Tom and Jerry

For the batter:

6 eggs, separated

1 cup sugar

1 ounce Knob Creek Rye Whiskey

¼ teaspoon ground cloves

¼ teaspoon ground nutmeg

¼ teaspoon ground allspice

To serve:

10 ounces Knob Creek Rye Whiskey

10 ounces Louis Royer Force 53°VSOP Cognac

1 quart whole milk, heated almost to boiling

1 quart boiling water

Nutmeg for garnish

Beat the egg yolks until thin, and gradually whisk in the sugar. Add the rye and the spices, and whisk to combine. In a separate bowl, beat the egg whites until stiff and fold into the yolk mixture. The batter can be made in advance and refrigerated, but should be consumed the same day it is made. Stir it to combine again before serving. Place the batter in a serving bowl (ideally a classic Tom and Jerry bowl, which is available in antiques shops and on eBay).

For serving: Put 2 ounces of batter into a Tom and Jerry mug or small coffee cup. Add 1 ounce rye whiskey and 1 ounce Cognac and stir. Slowly fill the mug with equal parts hot whole milk and boiling water, around 4 ounces total per serving (for a richer drink, just use milk), stirring constantly so a foam rises above the lip of the cup. Top with grated nutmeg. Repeat for each serving desired. Serves 10.



Tequila and Sherry Eggnog

Adapted from Jeffrey Morgenthaler, Clyde Common, Portland, Oregon

A good holiday eggnog should never come from a carton—but neither should its preparation take up too much of the host’s precious time. This blended version from Portland bar manager Jeffrey Morgenthaler can be knocked together in advance and actually improves after a mingle overnight in the refrigerator. In place of the traditional brandy and rum, Morgenthaler combines the rich tones of añejo tequila and the nutty mellowness of amontillado sherry, resulting in a nog of unparalleled appeal.

12 large eggs

2¼ cups granulated sugar

3 teaspoons freshly grated nutmeg, plus more for garnish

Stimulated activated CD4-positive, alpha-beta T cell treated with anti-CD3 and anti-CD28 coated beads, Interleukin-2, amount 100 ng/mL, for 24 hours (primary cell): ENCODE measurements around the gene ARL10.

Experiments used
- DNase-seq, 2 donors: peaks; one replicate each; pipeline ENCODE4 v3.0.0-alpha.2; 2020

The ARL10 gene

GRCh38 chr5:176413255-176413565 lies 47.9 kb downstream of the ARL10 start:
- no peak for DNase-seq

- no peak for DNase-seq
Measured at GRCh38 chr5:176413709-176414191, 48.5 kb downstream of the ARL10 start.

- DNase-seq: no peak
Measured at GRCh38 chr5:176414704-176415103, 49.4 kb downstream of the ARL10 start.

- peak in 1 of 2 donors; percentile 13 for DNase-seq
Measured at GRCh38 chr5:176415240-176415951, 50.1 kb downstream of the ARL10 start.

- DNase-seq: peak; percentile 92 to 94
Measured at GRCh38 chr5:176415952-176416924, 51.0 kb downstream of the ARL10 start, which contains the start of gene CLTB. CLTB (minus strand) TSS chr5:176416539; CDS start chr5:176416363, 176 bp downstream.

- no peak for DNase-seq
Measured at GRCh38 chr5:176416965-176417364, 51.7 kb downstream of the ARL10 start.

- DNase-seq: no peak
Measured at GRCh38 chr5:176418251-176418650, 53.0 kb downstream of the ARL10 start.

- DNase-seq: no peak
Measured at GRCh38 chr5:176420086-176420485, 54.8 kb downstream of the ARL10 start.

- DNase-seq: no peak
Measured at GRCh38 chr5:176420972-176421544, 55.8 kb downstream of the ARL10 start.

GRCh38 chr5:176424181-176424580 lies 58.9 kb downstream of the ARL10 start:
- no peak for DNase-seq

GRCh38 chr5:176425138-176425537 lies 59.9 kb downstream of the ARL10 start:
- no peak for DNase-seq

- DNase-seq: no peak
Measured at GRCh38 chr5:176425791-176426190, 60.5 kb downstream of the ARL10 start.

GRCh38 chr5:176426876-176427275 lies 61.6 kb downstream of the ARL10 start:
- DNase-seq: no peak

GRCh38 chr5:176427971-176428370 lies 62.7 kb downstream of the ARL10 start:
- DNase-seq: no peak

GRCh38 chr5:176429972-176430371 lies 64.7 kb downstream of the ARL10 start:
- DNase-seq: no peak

36 ounces whole milk

24 ounces heavy cream

15 ounces Lustau Amontillado sherry

12 ounces Partida Añejo Tequila

In a blender or stand mixer on low speed, beat eggs until smooth. Slowly add sugar and nutmeg until incorporated and dissolved. Slowly add milk, cream, sherry, and tequila. Refrigerate overnight and serve in small chilled cups. Dust with fresh nutmeg before serving. Serves 12.




Hot Whisky Toddy

This may be a relic from mixology’s Mesozoic era, but it is undeniably elegant in its simplicity and worth a trip back in time whenever the mercury heads south. With few ingredients to mask the whisky’s flavor, the choice of spirit is key. We prefer the rugged, smoky complexity of a well-aged Islay single malt, resulting in a particularly rewarding and bone-warming toddy.

2 ounces Bowmore 18 Year Single Malt Scotch Whisky

3 to 4 ounces boiling water

1 cube Demerara sugar, or to taste

Peel and zest of 1 lemon

A dozen whole cloves

Preheat a toddy mug or large cup by rinsing with boiling water. Add whisky, boiling water, and sugar to taste. Stir. Use a vegetable peeler or paring knife to cut a long, wide strip of lemon peel. Stud the lemon zest with whole cloves and use as garnish.



Oaxacan Coffee

Adapted from Dylon Tubb, Liberty Bar, Seattle

The earthy, smoky character of mescal—an ancestral relative of tequila mainly produced in the Oaxaca region of Mexico—is increasingly prevalent on cocktail menus across the country. At Liberty Bar in Seattle, Dylon Tubb uses the spirit in a spin on the classic Irish coffee, sweetened with high-quality chocolate syrup to produce a flavor between mole and mocha. Buy the best chocolate syrup you can find, or better yet, make your own using a premium unsweetened cocoa powder such as those from Valrhona or Scharffen Berger.

4 ounces hot coffee

¾ ounce El Jolgorio Espadin Mezcal

½ ounce Chocolate Syrup (recipe below)

Simple syrup to taste

Heavy whipping cream

Preheat a mug by rinsing with boiling water. Add coffee, mescal, chocolate syrup, and simple syrup to taste. Stir to mix. Using a whisk, whip cream until thick but not stiff. Top drink with a spoonful of cream.

Chocolate Syrup: In a small saucepan, bring 1 cup water and ½ cup sugar to boil, whisking until sugar dissolves. Add ⅔ cup cocoa powder and ¼ teaspoon salt, and simmer until slightly reduced and thickened, about three minutes, whisking constantly. Remove from heat and add 1 teaspoon vanilla and let cool.